The idea is being pushed by the State Universities Annuitants Association. A fact sheet from the association says that $107 billion in bonds would be sold and repaid over 27 years. It contends the state would save $103 billion by 2045 over the payment plan currently in effect.

Martwick acknowledged “this would be the largest bond sale in the history of the world” and said additional hearings would have to be scheduled with bond experts to see if such a sale is feasible. But he also said the idea is worth exploring.

“I think the ideas and concepts make sense,” he said. “We are going to pay our pensions one way or another. The only question is how does the rising pension obligation affect our ability to fund all of the other things we care about.”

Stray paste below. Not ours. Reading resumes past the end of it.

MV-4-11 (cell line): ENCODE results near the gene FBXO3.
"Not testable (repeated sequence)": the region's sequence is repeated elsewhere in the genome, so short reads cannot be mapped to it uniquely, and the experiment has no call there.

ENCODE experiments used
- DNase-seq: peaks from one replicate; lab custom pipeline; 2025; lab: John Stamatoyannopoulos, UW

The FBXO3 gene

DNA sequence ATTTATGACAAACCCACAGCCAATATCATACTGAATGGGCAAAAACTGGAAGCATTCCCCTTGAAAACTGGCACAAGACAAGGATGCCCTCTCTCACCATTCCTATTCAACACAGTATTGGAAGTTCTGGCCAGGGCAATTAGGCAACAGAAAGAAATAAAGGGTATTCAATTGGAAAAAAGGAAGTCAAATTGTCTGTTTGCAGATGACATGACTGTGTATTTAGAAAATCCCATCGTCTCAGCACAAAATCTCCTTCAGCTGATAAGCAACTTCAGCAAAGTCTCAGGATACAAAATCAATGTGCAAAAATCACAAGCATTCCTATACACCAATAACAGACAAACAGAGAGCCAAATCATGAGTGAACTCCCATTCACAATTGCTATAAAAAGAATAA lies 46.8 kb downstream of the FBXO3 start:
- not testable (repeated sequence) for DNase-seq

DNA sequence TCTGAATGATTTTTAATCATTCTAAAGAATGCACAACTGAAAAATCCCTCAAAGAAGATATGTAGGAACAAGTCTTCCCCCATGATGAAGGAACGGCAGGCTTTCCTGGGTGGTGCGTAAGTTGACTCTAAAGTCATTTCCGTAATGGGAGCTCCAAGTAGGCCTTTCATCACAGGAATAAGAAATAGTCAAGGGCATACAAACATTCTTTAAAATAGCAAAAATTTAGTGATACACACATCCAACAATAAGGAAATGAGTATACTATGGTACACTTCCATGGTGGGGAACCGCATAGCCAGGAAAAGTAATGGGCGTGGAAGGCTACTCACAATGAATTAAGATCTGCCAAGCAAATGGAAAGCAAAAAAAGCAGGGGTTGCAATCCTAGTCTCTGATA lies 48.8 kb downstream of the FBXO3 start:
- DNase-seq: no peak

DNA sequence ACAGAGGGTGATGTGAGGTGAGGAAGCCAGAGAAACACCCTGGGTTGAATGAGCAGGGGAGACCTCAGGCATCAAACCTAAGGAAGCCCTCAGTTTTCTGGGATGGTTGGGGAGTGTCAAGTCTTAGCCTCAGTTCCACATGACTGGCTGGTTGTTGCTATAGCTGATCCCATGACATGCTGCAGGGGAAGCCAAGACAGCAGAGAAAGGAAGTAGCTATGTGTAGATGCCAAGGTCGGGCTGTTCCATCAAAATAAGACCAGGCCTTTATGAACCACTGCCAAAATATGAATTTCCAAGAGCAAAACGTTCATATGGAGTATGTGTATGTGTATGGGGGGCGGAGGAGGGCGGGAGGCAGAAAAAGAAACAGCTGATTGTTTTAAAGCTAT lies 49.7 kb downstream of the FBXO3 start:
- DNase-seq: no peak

Lawmakers could also again consider some ideas that have been floated before, but never been approved. One is the plan advanced by Senate President John Cullerton, D-Chicago, that has workers choose between having future raises count toward their pensions or continue receiving 3 percent compounded annual increases in pension benefits after retirement.

Another option is to restructure the existing pension debt and take more time to pay it off. The plan would ease pressure on the annual payments the state has to make to the pension plans.

The idea has been promoted by the Center for Tax and Budget Accountability among others. CTBA executive director Ralph Martire said the plan would set a slightly lower target for the pension funds to be considered adequately funded, although still meeting acceptable standards. The problem is the date for reaching those targets is extended.